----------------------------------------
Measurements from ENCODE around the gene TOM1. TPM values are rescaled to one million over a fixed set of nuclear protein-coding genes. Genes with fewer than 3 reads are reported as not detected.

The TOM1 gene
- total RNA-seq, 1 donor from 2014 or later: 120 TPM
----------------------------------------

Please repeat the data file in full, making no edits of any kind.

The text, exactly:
Measurements from ENCODE around the gene TOM1. TPM values are rescaled to one million over a fixed set of nuclear protein-coding genes. Genes with fewer than 3 reads are reported as not detected.

The TOM1 gene
- total RNA-seq, 1 donor from 2014 or later: 120 TPM